18. Multimodal communication, mismatched messages and the effects of turbidity on the antipredator behavior of the Barton Springs salamander, Eurycea sosorum.

    PubMed

    Zabierek, Kristina C; Gabor, Caitlin R

    2016-09-01

    Prey may use multiple sensory channels to detect predators, whose cues may differ in altered sensory environments, such as turbid conditions. Depending on the environment, prey may use cues in an additive/complementary manner or in a compensatory manner. First, to determine whether the purely aquatic Barton Springs salamander, Eurycea sosorum, show an antipredator response to visual cues, we examined their activity when exposed to either visual cues of a predatory fish (Lepomis cyanellus) or a non-predatory fish (Etheostoma lepidum). Salamanders decreased activity in response to predator visual cues only. Then, we examined the antipredator response of these salamanders to all matched and mismatched combinations of chemical and visual cues of the same predatory and non-predatory fish in clear and low turbidity conditions. Salamanders decreased activity in response to predator chemical cues matched with predator visual cues or mismatched with non-predator visual cues. Salamanders also increased latency to first move to predator chemical cues mismatched with non-predator visual cues. Salamanders decreased activity and increased latency to first move more in clear as opposed to turbid conditions in all treatment combinations. Our results indicate that salamanders under all conditions and treatments preferentially rely on chemical cues to determine antipredator behavior, although visual cues are potentially utilized in conjunction for latency to first move. Our results also have potential conservation implications, as decreased antipredator behavior was seen in turbid conditions. These results reveal complexity of antipredator behavior in response to multiple cues under different environmental conditions, which is especially important when considering endangered species. PMID:27370360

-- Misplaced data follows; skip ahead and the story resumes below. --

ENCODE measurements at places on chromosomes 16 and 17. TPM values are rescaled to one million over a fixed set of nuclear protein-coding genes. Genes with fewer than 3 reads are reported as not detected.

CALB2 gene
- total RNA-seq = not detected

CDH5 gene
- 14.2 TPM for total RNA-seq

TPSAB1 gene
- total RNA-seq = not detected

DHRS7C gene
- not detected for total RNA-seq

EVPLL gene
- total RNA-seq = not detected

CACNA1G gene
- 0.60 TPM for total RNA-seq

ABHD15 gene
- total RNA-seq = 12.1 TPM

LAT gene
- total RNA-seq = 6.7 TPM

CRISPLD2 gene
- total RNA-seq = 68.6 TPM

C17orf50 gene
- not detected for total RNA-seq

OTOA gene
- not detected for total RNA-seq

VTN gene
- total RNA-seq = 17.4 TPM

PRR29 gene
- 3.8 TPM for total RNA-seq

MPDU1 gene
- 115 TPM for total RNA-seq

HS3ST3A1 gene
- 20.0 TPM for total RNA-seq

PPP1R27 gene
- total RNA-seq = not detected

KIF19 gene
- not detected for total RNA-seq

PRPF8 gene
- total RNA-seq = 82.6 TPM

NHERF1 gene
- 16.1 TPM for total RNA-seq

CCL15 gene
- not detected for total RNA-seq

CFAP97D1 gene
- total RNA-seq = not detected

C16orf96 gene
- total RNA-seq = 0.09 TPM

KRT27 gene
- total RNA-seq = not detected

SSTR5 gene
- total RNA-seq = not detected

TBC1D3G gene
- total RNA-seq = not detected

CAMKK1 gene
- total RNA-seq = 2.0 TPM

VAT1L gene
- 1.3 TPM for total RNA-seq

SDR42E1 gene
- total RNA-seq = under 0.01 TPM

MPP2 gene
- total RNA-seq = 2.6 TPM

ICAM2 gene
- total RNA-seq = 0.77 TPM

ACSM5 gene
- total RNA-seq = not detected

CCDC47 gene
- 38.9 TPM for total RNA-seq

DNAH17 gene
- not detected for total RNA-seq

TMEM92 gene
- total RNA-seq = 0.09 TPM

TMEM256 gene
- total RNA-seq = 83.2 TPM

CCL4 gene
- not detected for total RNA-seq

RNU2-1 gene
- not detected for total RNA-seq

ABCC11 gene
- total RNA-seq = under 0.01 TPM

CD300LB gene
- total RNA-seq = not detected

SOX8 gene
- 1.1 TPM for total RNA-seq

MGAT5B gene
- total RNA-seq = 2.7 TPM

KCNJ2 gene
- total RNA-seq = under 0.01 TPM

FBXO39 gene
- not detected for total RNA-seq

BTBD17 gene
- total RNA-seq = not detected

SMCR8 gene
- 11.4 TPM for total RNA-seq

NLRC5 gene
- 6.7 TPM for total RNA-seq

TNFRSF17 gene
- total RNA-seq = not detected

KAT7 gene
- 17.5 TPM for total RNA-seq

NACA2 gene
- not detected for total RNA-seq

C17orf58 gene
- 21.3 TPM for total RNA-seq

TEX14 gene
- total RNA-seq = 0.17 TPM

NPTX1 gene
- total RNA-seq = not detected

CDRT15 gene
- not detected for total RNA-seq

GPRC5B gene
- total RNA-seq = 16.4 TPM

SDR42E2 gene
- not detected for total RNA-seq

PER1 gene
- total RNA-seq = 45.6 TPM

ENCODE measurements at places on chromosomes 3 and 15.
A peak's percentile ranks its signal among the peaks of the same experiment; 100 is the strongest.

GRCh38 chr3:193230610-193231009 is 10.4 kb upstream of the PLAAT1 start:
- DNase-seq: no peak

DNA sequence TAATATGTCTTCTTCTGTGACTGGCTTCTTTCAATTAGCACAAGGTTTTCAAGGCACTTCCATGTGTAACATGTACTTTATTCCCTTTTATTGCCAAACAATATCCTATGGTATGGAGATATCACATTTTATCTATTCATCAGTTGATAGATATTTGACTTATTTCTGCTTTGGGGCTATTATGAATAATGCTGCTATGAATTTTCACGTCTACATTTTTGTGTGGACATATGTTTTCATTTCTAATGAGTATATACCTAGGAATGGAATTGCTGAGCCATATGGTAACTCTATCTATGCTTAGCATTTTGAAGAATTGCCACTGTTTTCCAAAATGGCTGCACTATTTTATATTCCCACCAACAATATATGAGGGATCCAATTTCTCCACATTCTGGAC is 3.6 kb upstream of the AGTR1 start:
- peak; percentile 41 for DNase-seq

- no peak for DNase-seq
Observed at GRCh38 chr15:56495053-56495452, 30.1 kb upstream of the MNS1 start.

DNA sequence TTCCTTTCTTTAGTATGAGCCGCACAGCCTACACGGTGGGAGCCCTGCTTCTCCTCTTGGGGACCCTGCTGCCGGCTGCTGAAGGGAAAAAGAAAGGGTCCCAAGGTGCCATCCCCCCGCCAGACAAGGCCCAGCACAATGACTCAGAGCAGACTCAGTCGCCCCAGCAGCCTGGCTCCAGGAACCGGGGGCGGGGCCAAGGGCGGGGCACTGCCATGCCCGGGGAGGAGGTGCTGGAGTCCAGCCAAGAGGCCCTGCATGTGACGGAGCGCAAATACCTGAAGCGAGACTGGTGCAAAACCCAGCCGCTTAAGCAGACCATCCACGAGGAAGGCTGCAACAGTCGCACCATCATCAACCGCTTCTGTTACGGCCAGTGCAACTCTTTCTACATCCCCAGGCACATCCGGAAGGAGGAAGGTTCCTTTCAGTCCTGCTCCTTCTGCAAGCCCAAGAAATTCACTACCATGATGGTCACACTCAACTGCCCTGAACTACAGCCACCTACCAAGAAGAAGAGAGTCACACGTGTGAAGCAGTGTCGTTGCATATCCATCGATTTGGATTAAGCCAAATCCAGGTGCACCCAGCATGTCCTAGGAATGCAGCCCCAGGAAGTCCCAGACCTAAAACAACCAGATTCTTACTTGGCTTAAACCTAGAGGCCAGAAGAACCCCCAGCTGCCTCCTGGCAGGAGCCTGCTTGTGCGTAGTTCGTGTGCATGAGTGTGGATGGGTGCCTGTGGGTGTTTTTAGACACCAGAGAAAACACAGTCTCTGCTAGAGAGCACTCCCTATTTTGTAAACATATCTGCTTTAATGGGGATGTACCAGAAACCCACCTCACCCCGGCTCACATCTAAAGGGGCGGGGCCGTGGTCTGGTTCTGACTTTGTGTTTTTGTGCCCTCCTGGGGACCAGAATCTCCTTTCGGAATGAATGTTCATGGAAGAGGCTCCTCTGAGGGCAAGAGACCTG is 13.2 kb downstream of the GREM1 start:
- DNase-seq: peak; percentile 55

19. Current status of short- and medium chain polychlorinated n-alkanes in top predatory fish across Canada.

    PubMed

    Saborido Basconcillo, Libia; Backus, Sean M; McGoldrick, Daryl J; Zaruk, Donna; Sverko, Ed; Muir, Derek C G

    2015-05-01

    Short and medium chain polychlorinated n-alkanes (sPCAs and mPCAs) were measured in top predatory fish from nine freshwater bodies across Canada in 2010-2011. Maximum sPCA concentrations were measured in brook trout from Kejimikujik Lake in Nova Scotia (10±8 ng g(-1) wet weight) while the lowest concentrations were found in lake trout from Kusawa Lake in the Yukon (2±3 ng g(-1) wet weight). The presence of sPCAs in fish from these sites is strongly suggestive of long range atmospheric transport, given the absence of known point sources. The highest mPCA concentrations (11-12 ng g(-1) wet weight) were found in lake trout from Lakes Huron, Erie and Ontario. These results showed that fish from sites impacted mostly by atmospheric sources contained higher concentrations of sPCAs than mPCAs while the opposite was observed in sites impacted by industrialization. C12H20Cl6, C12H19Cl7, C14H24Cl6 and C14H23Cl7 were the most abundant homologue groups observed. Lake trout from Lake Huron showed a markedly different sPCA homologue profile, characterized by higher abundances of C11H15Cl9 and C12H17Cl9, indicating local sources. Principal components analysis of sPCA homologues abundances showed that C12H20Cl6, C12H19Cl7, C11H18Cl6, C11H17Cl7 were associated with lakes influenced by atmospheric sources while C11H16Cl8, C12H18Cl8, C11H15Cl9, C12H17Cl9 were associated with sites influenced by urban/industrial sources. Finally, concentrations of sPCAs in Lake Ontario lake trout collected in 2011 decreased 6.6-fold compared to 2001, however no significant differences were observed for mPCAs. PMID:25666051

  20. Potential of astigmatid mites (Acari: Astigmatina) as prey for rearing edaphic predatory mites of the families Laelapidae and Rhodacaridae (Acari: Mesostigmata).

    PubMed

    Barbosa, Marina F C; de Moraes, Gilberto J

    2016-07-01